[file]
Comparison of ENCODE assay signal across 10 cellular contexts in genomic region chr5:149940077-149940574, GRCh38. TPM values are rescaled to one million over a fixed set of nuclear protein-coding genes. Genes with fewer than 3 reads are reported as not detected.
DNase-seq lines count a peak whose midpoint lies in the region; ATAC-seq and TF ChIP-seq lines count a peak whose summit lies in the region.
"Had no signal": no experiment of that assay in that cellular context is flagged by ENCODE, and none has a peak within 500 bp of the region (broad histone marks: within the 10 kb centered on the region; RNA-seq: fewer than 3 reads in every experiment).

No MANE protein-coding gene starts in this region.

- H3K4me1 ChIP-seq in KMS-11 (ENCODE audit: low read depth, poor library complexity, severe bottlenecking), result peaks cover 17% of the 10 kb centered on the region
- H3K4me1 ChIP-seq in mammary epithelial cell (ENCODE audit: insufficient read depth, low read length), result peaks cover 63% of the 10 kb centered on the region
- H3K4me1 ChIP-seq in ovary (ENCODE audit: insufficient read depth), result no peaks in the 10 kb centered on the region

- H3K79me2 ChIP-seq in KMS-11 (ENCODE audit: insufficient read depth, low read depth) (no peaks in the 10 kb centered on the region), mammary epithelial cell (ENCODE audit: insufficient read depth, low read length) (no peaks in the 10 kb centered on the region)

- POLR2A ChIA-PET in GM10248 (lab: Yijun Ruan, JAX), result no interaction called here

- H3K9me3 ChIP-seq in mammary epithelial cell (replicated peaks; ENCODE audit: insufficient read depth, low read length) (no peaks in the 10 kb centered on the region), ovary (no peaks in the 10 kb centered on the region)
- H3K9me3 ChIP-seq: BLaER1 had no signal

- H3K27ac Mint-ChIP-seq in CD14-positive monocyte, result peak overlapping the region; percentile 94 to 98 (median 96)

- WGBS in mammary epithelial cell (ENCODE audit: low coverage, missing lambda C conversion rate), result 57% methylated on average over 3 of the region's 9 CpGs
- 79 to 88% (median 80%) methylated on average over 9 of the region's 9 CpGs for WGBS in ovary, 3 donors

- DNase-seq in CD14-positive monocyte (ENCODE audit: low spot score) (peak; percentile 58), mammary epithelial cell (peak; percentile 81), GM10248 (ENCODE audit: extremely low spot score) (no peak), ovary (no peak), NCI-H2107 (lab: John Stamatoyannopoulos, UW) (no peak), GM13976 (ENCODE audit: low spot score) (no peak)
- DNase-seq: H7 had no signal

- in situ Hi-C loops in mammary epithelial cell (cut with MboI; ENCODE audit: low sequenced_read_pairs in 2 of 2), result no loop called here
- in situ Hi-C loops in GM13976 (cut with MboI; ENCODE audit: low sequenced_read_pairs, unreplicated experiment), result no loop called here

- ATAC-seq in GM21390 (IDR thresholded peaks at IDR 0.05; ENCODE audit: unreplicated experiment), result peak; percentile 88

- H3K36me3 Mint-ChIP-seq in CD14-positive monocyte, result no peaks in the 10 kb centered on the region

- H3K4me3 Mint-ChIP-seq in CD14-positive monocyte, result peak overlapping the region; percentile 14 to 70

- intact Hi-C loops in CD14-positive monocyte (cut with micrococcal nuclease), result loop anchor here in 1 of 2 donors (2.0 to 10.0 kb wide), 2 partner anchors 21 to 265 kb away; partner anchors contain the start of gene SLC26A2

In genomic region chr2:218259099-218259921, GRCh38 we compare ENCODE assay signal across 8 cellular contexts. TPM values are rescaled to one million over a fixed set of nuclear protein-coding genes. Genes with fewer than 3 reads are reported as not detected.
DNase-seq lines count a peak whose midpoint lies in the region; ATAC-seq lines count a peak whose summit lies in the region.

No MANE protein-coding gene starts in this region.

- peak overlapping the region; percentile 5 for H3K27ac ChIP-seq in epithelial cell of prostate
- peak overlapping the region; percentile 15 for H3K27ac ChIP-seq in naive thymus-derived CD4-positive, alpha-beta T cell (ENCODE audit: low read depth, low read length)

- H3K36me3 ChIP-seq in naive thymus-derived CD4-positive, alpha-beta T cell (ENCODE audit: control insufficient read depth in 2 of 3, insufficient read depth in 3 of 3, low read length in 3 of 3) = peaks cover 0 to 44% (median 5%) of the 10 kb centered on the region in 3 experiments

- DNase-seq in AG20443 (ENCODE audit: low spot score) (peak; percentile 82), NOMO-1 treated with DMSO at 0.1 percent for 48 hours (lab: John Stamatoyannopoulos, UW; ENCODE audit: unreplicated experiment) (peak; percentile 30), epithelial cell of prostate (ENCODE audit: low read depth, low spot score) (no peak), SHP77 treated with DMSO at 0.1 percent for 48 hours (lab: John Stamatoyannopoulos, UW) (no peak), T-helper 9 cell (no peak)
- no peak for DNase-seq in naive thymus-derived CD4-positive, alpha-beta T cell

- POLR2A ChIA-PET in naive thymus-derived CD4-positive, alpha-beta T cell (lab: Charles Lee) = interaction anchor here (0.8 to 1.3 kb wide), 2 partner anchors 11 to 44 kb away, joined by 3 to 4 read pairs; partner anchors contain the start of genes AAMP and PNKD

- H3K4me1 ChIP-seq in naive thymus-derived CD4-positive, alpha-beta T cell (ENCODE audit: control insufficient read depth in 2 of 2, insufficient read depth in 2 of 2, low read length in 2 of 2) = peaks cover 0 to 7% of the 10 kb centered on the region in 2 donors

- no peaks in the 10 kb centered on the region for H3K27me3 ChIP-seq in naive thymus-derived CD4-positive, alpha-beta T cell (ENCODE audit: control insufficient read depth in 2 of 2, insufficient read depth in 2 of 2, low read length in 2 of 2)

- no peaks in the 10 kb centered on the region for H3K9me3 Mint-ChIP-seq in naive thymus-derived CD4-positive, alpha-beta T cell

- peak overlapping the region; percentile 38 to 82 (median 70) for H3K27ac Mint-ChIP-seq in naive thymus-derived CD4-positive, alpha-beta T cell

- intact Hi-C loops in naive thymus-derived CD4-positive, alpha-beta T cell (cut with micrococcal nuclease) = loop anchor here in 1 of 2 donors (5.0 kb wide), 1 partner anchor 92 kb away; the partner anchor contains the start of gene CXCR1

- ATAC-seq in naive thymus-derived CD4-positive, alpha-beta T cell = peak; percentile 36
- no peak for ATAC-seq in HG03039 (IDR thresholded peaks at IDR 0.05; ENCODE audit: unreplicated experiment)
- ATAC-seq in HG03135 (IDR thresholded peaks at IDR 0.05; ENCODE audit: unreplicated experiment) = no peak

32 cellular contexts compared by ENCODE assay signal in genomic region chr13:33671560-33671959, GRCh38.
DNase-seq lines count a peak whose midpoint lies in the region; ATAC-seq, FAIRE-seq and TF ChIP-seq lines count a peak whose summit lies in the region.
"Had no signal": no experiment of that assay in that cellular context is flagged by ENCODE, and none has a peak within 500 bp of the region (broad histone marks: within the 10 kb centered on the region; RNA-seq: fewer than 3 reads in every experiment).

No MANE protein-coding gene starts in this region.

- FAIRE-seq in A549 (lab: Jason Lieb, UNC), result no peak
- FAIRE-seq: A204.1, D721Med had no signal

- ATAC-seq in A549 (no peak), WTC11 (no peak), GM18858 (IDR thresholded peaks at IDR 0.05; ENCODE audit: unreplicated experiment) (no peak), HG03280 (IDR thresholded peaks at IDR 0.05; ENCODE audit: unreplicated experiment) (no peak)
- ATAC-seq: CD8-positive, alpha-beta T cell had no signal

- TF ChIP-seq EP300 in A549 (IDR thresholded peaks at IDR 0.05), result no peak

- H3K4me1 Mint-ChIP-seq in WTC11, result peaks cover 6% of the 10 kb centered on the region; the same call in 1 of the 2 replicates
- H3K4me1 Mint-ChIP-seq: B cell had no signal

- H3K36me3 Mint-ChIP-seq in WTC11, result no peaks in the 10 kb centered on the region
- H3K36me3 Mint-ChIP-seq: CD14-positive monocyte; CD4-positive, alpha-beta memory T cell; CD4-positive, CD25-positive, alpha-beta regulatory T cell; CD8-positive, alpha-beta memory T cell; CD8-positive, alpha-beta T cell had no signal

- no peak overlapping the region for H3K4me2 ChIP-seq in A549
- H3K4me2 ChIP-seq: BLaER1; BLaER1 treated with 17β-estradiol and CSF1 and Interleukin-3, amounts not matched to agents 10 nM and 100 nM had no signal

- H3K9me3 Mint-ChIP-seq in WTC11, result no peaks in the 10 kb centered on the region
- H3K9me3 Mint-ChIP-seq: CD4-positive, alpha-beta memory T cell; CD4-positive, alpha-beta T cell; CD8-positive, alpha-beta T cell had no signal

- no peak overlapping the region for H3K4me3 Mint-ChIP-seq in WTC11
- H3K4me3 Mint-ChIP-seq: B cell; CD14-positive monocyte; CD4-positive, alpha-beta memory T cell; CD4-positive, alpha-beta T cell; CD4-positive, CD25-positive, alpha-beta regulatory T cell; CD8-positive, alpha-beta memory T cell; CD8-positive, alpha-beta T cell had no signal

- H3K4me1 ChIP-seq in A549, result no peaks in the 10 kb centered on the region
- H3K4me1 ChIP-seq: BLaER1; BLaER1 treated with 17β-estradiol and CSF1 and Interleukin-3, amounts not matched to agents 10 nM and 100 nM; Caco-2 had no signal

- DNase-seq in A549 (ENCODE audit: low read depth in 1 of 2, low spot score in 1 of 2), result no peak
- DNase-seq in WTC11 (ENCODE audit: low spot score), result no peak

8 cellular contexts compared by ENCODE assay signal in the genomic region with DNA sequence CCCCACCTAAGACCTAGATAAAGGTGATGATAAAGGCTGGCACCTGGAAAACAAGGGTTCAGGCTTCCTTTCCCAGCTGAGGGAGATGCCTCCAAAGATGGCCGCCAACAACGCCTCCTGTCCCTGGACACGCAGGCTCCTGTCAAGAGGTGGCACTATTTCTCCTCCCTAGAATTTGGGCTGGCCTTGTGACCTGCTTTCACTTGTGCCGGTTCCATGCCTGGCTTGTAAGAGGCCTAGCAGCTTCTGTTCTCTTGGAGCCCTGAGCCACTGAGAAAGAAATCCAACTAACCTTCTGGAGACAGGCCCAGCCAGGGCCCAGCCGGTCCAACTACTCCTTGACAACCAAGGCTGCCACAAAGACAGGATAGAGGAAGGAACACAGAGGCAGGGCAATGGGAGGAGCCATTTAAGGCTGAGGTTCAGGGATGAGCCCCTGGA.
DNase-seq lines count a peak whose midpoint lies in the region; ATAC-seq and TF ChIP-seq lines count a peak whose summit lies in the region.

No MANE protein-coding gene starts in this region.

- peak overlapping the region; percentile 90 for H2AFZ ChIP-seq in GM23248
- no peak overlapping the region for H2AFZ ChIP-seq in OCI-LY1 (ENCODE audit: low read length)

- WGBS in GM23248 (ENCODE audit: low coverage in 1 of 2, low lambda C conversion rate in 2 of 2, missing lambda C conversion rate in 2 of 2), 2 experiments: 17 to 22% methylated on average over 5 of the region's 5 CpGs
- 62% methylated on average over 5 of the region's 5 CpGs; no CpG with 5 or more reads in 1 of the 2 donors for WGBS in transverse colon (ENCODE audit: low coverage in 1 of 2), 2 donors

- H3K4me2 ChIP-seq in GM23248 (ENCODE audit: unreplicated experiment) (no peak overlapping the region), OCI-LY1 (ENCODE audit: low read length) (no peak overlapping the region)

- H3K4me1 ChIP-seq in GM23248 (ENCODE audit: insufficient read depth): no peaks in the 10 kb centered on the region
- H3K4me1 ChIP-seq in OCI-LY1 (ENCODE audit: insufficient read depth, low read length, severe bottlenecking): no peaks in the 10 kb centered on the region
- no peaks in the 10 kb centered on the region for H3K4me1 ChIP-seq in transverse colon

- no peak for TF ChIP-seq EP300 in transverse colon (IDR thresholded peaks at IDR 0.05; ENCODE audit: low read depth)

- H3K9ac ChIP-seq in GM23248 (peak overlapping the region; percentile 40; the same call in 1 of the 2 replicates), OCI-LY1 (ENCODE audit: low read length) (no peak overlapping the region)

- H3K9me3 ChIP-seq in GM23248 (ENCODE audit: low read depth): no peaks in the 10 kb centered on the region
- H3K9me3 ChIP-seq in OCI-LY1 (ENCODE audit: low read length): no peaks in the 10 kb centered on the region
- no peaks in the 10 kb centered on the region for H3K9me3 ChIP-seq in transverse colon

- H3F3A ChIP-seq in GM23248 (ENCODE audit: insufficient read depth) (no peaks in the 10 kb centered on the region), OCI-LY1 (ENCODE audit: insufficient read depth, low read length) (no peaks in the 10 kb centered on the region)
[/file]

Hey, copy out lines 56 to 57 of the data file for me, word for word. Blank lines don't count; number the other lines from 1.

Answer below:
- H3K9me3 Mint-ChIP-seq: CD4-positive, alpha-beta memory T cell; CD4-positive, alpha-beta T cell; CD8-positive, alpha-beta T cell had no signal

- no peak overlapping the region for H3K4me3 Mint-ChIP-seq in WTC11